1996 was the year of good form (for Sport class shleps like us), and as the season progressed, 24 Hours of Moab took on new meaning. Me, Brad, Jeremy, and Doug (a different doug) were riding so well we decided to reneg on our vow of no-24-hours-of-moab, and try to actually win the damn thing. And though weâ€™re all pretty easy going folks who normally avoid that racer-guy mentality, we succeeded.
We sent Brad out for the parade lap, and he came back in 1:15, to us an astoundingly fast time. The other doug went second, and came back in something like 1:09. Hmm. I went third, and came back in 1:08. The form was good. Jeremy came back in 1:06. Things were humming. In fact, if youâ€™re looking for the tragedy of 1996, waiting for the moment when the wheels come off, this isnâ€™t the year. I really have almost nothing to say about the â€˜96 race, except that we went very fast, had no mechanicals, nobody overslept, nobody bonked, the weather was absolutely perfect, the course was fast as hell, and we won the Sport class by 45 minutes over second place. Indeed, we completed 19 laps at 12:15, a time that would have made us 10th in Expert and 16th overall. The hardest part of this yearâ€™s race was driving home afterward.
But forget about 1996, because Epic Rides are all about pain, and this year went so well that I donâ€™t think it really qualifies, except as a sort of measuring stick for how much the other years sucked. And boy, did they ever.
Because 1996 went so well, we got a little ahead of ourselves. From the get go, we knew that, due to our kick-ass performance in 1996, we would have to move up to the Expert class in 1997. So we did. We all rode even more in 1997 than ever before, some friends got together a separate team and raced Open, another friend even got some freelance from the local segment of NPR to do a radio piece on the race. But we were, as I said, a bit ahead of ourselves.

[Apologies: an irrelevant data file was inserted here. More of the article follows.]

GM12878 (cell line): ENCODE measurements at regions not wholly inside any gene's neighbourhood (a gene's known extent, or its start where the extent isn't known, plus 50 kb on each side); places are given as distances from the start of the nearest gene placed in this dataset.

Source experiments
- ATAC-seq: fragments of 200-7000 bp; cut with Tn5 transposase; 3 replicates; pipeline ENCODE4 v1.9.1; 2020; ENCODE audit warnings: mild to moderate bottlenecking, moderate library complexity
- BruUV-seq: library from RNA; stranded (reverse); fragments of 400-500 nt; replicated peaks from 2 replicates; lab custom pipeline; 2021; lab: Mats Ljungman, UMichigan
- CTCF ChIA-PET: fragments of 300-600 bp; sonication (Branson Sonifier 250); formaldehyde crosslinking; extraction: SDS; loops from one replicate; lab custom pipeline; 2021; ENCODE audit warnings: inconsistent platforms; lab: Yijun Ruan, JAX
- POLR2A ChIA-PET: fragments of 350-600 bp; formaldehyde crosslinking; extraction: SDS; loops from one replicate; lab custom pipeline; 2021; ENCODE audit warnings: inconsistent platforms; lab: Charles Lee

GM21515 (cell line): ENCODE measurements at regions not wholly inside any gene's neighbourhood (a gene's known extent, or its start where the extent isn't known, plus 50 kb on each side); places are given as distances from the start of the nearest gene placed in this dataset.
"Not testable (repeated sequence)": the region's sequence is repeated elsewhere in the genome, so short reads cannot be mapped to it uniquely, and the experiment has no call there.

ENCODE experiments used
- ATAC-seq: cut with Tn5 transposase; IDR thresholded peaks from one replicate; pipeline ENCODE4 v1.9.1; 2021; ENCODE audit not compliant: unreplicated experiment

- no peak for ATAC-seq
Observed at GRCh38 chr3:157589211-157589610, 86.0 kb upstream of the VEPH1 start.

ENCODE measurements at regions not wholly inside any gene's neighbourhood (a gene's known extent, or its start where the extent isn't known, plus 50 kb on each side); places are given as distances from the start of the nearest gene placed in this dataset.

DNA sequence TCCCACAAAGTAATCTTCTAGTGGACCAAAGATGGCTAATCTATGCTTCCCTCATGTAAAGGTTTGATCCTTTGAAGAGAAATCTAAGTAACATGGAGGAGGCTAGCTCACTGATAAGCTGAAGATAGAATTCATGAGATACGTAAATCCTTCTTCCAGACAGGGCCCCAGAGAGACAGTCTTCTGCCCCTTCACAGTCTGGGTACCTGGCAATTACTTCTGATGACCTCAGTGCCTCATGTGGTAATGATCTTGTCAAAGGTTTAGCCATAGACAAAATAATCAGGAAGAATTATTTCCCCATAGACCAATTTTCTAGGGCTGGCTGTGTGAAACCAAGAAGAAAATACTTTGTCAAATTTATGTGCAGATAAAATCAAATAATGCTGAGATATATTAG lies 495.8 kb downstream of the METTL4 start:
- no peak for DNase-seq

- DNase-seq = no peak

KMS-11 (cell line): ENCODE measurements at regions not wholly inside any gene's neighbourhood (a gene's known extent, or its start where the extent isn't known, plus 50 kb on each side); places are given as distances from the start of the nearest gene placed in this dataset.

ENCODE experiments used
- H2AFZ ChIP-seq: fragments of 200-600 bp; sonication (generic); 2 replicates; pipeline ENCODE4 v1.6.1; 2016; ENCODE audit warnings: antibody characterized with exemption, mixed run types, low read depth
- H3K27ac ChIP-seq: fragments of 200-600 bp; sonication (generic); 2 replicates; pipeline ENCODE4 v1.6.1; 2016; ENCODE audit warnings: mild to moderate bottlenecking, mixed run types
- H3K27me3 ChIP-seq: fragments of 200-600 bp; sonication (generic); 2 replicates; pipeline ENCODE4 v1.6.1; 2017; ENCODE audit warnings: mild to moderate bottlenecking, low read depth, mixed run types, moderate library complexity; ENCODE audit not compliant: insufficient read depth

Things started out inauspiciously. The day before the race we rode some Slickrock, hung out at Eddie McStiffs, and generally whooped it up. We were on fire and shooting for top 5. But Saturday dawned gray, and by the Noon start time, the clouds had filled out, and a light rain was falling. Not that a light rain is so bad, but the forecast was for lots of rain, even snow. Our first laps were perfect, under 1:10 for all of us. Jeremy even opened with a 1:05. (He claims he also broke and fixed his chain on this lap, but that stretches the limits of believability.) By 10:30 that night we had 9 laps, we were in 6th place, and everything was looking great.
Thatâ€™s when I went out for my 10:30 lap, my second night lap. By about the 5 mile mark (well duh, where else?) I was racing in a blizzard. I had to turn off one of my lights because of the reflected glare. When I finally made the turn around Prostitute Butte and started down the backside, snow had accumulated enough to make seeing certain obstacles difficult. Flashing down a steep, sandy, and bouldery hill, I caught my front tire on a baby head rock, and flipped over the bars and onto my head. I must have laid on my back in the peaceful snowfall for at least 5 minutes before moving. My left arm was numb, and my head was buzzing. Earlier in 1997 I had been hit by a delivery truck and herniated a disk in my neck. This felt like an exact re-injury of that, and I was afraid to move.